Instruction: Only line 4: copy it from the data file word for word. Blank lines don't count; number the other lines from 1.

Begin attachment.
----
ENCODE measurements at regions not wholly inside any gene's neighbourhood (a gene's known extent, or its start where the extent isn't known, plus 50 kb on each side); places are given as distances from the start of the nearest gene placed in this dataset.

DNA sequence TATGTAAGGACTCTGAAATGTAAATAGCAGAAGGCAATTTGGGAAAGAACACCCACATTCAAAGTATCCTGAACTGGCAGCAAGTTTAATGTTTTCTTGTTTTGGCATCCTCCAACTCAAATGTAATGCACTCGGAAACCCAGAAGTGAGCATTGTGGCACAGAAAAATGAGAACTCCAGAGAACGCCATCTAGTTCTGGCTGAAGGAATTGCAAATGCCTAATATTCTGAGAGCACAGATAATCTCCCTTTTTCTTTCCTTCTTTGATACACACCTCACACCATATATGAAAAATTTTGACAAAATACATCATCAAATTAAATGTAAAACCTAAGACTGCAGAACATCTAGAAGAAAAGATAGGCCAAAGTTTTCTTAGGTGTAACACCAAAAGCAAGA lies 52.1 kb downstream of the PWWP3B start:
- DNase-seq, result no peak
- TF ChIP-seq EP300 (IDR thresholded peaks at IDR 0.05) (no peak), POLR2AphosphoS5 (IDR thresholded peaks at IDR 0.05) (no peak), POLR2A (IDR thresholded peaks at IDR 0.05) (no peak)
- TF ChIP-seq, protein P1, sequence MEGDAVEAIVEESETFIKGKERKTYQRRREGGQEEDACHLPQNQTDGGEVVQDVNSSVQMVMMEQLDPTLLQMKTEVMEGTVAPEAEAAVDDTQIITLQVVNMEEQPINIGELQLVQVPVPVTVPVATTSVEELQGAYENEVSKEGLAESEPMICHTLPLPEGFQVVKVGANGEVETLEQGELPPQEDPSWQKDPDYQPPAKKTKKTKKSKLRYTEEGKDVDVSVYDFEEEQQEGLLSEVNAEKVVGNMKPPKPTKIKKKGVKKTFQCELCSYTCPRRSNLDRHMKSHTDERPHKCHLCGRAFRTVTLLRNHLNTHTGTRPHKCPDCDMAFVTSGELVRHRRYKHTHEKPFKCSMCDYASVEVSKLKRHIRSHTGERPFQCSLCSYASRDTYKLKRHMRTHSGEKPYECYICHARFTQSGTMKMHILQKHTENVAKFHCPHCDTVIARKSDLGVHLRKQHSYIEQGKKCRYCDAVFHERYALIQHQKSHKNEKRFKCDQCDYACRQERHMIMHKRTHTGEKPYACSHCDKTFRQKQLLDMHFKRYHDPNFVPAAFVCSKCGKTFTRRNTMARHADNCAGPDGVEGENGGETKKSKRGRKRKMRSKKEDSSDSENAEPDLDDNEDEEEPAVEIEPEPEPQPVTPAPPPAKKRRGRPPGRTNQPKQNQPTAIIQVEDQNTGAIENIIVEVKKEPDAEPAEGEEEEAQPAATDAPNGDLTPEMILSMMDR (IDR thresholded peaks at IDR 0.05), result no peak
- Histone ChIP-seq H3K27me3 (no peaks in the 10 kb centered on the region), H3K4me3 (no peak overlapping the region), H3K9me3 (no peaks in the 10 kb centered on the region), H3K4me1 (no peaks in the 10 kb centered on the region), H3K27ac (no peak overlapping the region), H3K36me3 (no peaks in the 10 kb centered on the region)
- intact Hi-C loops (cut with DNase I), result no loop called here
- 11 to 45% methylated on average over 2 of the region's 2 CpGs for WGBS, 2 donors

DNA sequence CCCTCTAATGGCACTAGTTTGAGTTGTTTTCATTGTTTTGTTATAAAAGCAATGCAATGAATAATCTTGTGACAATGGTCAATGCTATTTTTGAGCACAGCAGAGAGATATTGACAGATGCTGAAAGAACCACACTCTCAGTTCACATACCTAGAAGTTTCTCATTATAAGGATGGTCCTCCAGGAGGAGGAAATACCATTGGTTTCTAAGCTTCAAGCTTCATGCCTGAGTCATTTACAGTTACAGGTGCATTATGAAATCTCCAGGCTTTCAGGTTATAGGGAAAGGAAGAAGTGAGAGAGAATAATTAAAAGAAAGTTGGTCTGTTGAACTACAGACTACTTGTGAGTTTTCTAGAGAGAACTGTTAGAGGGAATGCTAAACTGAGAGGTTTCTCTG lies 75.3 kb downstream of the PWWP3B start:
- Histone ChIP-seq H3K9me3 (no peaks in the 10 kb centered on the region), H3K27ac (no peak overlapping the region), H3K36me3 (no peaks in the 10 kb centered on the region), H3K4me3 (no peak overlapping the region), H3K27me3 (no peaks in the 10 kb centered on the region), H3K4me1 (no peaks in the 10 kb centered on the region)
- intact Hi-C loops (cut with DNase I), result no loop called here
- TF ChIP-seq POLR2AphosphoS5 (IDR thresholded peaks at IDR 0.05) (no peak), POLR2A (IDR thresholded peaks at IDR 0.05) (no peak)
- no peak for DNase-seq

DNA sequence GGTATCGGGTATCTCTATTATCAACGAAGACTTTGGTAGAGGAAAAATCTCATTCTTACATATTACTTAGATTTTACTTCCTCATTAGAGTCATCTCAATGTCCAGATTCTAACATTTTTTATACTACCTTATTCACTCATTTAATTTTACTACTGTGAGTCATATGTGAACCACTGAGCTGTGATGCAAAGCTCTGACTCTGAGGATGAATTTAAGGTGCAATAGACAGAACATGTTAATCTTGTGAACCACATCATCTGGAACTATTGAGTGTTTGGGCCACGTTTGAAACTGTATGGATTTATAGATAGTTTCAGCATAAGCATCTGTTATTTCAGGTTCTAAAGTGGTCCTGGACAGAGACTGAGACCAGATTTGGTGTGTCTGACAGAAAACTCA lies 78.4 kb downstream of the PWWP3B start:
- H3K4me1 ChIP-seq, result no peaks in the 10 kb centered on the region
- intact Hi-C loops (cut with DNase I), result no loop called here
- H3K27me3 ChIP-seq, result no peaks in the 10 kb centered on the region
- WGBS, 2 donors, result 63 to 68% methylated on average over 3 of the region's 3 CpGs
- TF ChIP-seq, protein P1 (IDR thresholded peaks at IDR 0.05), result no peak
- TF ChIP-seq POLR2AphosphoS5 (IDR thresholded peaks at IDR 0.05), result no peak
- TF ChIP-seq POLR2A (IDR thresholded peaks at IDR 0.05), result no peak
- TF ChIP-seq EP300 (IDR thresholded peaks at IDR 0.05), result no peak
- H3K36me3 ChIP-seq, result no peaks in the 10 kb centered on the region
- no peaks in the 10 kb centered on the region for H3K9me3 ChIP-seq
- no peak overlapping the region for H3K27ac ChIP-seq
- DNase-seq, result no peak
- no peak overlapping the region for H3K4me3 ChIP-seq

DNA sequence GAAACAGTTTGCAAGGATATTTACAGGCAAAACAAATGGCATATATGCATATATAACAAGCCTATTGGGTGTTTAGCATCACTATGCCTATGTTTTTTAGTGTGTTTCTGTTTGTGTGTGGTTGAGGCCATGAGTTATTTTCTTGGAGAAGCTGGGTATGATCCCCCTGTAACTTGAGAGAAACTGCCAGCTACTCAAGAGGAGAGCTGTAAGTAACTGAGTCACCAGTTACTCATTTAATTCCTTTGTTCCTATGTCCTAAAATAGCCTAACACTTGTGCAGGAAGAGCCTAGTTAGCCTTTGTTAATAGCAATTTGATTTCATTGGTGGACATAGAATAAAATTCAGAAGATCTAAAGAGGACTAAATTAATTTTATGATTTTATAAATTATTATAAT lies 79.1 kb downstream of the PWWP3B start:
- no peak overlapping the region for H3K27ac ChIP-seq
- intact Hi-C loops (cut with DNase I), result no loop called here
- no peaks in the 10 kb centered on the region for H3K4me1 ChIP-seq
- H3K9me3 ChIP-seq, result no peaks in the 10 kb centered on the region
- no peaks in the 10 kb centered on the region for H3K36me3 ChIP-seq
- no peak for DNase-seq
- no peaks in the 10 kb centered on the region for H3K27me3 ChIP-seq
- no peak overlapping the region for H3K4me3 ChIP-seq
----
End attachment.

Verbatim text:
- TF ChIP-seq EP300 (IDR thresholded peaks at IDR 0.05) (no peak), POLR2AphosphoS5 (IDR thresholded peaks at IDR 0.05) (no peak), POLR2A (IDR thresholded peaks at IDR 0.05) (no peak)